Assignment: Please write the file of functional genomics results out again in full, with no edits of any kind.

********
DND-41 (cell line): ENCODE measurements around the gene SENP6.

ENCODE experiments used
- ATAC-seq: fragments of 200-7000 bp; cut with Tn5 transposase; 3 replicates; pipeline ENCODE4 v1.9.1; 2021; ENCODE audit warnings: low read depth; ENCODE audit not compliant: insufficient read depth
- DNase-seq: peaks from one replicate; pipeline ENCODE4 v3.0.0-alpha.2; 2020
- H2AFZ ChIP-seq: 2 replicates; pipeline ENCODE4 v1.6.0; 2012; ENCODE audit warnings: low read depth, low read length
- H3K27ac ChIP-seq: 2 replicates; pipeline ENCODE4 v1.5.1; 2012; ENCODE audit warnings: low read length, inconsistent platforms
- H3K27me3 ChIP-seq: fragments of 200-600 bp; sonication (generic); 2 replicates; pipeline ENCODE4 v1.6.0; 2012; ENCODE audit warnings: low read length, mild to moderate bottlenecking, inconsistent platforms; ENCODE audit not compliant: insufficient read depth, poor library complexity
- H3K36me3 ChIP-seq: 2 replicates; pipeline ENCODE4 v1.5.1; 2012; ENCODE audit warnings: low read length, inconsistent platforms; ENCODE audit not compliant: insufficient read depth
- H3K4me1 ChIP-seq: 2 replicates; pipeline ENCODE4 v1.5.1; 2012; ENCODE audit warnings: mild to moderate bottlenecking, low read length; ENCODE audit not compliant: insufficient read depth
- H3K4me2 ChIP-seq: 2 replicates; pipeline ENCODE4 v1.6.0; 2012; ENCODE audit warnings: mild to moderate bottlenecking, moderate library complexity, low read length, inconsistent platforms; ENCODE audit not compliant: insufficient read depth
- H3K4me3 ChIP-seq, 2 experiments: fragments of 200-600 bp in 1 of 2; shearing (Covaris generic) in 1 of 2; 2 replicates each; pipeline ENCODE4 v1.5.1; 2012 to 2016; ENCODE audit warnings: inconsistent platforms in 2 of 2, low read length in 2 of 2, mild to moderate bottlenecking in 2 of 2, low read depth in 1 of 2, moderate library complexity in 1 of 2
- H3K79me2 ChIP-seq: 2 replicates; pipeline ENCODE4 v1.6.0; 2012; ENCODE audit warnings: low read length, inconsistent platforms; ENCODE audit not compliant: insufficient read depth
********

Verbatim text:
DND-41 (cell line): ENCODE measurements around the gene SENP6.

ENCODE experiments used
- ATAC-seq: fragments of 200-7000 bp; cut with Tn5 transposase; 3 replicates; pipeline ENCODE4 v1.9.1; 2021; ENCODE audit warnings: low read depth; ENCODE audit not compliant: insufficient read depth
- DNase-seq: peaks from one replicate; pipeline ENCODE4 v3.0.0-alpha.2; 2020
- H2AFZ ChIP-seq: 2 replicates; pipeline ENCODE4 v1.6.0; 2012; ENCODE audit warnings: low read depth, low read length
- H3K27ac ChIP-seq: 2 replicates; pipeline ENCODE4 v1.5.1; 2012; ENCODE audit warnings: low read length, inconsistent platforms
- H3K27me3 ChIP-seq: fragments of 200-600 bp; sonication (generic); 2 replicates; pipeline ENCODE4 v1.6.0; 2012; ENCODE audit warnings: low read length, mild to moderate bottlenecking, inconsistent platforms; ENCODE audit not compliant: insufficient read depth, poor library complexity
- H3K36me3 ChIP-seq: 2 replicates; pipeline ENCODE4 v1.5.1; 2012; ENCODE audit warnings: low read length, inconsistent platforms; ENCODE audit not compliant: insufficient read depth
- H3K4me1 ChIP-seq: 2 replicates; pipeline ENCODE4 v1.5.1; 2012; ENCODE audit warnings: mild to moderate bottlenecking, low read length; ENCODE audit not compliant: insufficient read depth
- H3K4me2 ChIP-seq: 2 replicates; pipeline ENCODE4 v1.6.0; 2012; ENCODE audit warnings: mild to moderate bottlenecking, moderate library complexity, low read length, inconsistent platforms; ENCODE audit not compliant: insufficient read depth
- H3K4me3 ChIP-seq, 2 experiments: fragments of 200-600 bp in 1 of 2; shearing (Covaris generic) in 1 of 2; 2 replicates each; pipeline ENCODE4 v1.5.1; 2012 to 2016; ENCODE audit warnings: inconsistent platforms in 2 of 2, low read length in 2 of 2, mild to moderate bottlenecking in 2 of 2, low read depth in 1 of 2, moderate library complexity in 1 of 2
- H3K79me2 ChIP-seq: 2 replicates; pipeline ENCODE4 v1.6.0; 2012; ENCODE audit warnings: low read length, inconsistent platforms; ENCODE audit not compliant: insufficient read depth